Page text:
One example of a memory cell, the memory cell being pat of a memory device, comprises a bit line, a read word line and a program word line. The memory cell includes several other elements, including a read device having first and second read terminals, the second read terminal connected to the read word line. A program device has a first and second program terminals, the second program terminal connected to the program word line. A memory element comprises a memory region between first and second memory element terminals. At least the memory region of the memory element comprises a memory material having an electrical property that can be changed by the application of energy. The first memory element terminal is connected to the first read terminal and the second memory element terminal is connected to the bit line. An energy emitting element comprises first and second spaced apart energy emitting element terminals and an energy emitting region between the first and second energy emitting element terminals. The energy emitting region is in an energy-transmitting relationship with the memory region. The first energy emitting element terminal is connected to the first program terminal and the second energy emitting element terminal is connected to the bit line.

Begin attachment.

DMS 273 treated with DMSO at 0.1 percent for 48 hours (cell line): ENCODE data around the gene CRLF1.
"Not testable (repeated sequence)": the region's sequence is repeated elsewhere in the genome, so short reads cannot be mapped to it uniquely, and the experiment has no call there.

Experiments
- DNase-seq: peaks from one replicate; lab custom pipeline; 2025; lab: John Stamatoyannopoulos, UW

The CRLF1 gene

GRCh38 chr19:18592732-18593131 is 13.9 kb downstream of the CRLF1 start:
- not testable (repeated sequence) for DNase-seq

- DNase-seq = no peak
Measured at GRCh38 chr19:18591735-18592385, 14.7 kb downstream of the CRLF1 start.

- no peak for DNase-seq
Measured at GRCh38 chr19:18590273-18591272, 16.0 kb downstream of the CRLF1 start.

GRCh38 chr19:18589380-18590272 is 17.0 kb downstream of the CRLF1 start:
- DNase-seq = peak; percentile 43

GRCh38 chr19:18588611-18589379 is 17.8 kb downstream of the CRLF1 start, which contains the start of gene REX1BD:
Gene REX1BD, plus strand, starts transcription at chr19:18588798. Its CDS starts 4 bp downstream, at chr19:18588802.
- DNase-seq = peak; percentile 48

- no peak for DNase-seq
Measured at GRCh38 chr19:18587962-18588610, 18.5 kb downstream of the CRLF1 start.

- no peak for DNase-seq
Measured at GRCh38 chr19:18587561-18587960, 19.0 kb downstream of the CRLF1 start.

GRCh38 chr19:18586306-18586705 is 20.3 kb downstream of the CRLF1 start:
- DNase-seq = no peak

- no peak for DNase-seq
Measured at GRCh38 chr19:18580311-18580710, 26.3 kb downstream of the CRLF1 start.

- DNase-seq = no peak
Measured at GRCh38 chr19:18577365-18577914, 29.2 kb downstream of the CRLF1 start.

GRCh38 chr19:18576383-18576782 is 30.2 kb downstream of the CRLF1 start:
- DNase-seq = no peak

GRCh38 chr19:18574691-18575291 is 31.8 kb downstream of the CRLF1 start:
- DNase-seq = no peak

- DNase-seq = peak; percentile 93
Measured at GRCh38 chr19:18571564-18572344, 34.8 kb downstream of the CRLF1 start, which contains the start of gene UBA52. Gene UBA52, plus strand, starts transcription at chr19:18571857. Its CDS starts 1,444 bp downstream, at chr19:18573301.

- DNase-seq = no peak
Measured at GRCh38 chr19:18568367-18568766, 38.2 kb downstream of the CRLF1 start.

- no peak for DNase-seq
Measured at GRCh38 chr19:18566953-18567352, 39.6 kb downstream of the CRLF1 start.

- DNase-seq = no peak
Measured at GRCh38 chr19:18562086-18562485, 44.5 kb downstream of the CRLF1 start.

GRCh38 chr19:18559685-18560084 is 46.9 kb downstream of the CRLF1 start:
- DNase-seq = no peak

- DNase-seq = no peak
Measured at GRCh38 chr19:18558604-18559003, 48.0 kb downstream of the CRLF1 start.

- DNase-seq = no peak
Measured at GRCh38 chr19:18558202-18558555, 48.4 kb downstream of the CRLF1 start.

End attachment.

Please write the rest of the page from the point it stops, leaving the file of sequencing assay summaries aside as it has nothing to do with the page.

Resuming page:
An example of a method for programming a memory cell comprises changing and sensing steps, discussed below. The memory cell is part of a memory device and is of the type comprising several elements. A memory element comprises a memory region between first and second memory element terminals. At least the memory region of the memory element comprises a memory material having an electrical property that can be changed by the application of energy. An energy emitting element comprises first and second spaced apart energy emitting element terminals and an energy emitting region between the first and second energy emitting element terminals. The energy region is in an energy-transmitting relationship with the memory region. The electrical property state of the memory region is changed by passing a first electrical current between the first and second energy emitting element terminals thereby transmitting energy from the energy emitting region to the memory region. The electrical property state of the memory material element is sensed by passing a second electrical current between the first and second memory element terminals. In some methods the electrical property state changing step comprises transmitting heat energy from the energy transmitting region to the memory region.

Other features, aspects and advantages of the present invention can be seen on review the figures, the detailed description, and the claims which follow.

BRIEF DESCRIPTION OF THE DRAWINGS

FIG. 1 is a circuit diagram illustrating a memory cellmate according to the invention;